Protected bike lanes are essential if we are to have infrastructure that accommodates everyone.
By Kevin Love
Published May 12, 2015
This is the second article in a five-part series entitled Building Hamilton's Protected Cycling Network.
Today's article is Part 2: Building the network: Herkimer and Charlton Streets.
Herkimer and Charlton are scheduled for cycling infrastructure as part of the City of Hamilton's Cycling Master Plan.
There have been several previous articles written about the efforts of the Durand Neighbourhood Association's to get a better design than City staff's originally proposed unprotected bike lanes placed in the Door Zone of adjacent parked cars.
In response to this unacceptable proposal, the Durand Neighbourhood Association formed a Cycling Committee that recommended New York-style car parking-protected bike lanes.
Today's article reports on the presentation made by City staff to the Hamilton Cycling Committee on May 6, 2015.
City staff, represented by Public Works manager Daryl Bender, reported that design work on the car parking protected bike lanes (CPPBL) is currently being "worked through." No target date for completion of the design was given.
Mr. Bender raised two concerns, but emphasized that they were not showstoppers serious enough to prevent implementation of the recommended design.
The first concern was that since the Durand Cycling Committee proposed the Herkimer CPPBL to be on the North side of Herkimer, people turning right onto streets such as Park or MacNab would have to turn across car traffic.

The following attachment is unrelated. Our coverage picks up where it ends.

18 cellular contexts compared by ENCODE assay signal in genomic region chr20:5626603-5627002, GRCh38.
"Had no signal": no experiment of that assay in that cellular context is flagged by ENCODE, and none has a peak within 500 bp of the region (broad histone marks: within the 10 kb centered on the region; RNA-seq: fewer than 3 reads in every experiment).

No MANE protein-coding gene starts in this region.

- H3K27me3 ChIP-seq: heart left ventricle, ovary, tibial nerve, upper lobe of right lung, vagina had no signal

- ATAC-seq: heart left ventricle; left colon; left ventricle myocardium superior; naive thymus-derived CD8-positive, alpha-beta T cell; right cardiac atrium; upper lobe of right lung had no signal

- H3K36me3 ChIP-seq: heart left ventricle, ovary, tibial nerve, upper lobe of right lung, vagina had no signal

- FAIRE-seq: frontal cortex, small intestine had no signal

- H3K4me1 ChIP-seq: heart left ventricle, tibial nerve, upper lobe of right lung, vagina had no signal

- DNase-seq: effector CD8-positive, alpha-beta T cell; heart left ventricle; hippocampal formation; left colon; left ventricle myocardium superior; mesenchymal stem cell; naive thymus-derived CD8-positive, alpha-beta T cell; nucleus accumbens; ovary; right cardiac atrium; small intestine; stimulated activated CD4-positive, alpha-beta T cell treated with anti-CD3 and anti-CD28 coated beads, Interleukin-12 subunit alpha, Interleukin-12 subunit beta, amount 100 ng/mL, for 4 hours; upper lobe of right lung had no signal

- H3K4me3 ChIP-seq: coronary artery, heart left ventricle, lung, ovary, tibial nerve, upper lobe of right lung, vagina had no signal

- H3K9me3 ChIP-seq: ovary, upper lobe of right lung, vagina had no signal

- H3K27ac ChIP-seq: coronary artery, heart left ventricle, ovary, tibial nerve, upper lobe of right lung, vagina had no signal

My response was that the same situation exists right now on the Cannon Street protected bike lane. For example, anyone travelling westbound on Cannon and turning right onto a street without a traffic light is making that right turn across two car traffic lanes. Somehow people are managing to do that.
Mr. Bender then raised the concern that someone riding in the CPPBL may be hidden from car drivers turning into driveways.
My response was that the exact same situation applies to any child running on a sidewalk next to parked cars. Also, CPPBL and driveways are still fairly common in The Netherlands as shown in this video that I had previously circulated to Mr. Bender and members of the Hamilton Cycling Committee.
Mr. Bender stated that he will report back when the design is finished. Again, no target date was given for completion of the design, let alone implementation.
It is quite frustrating that this process has been dragging out for so long. Protected bike lanes are essential if we are to have infrastructure that accommodates everyone.
The recommended design has been approved by the Durand Neighbourhood Association and our local municipal councillor, Jason Farr. This is a quite common design that has been successfully implemented in many places all over the world.
It is time to get going with it in Hamilton.
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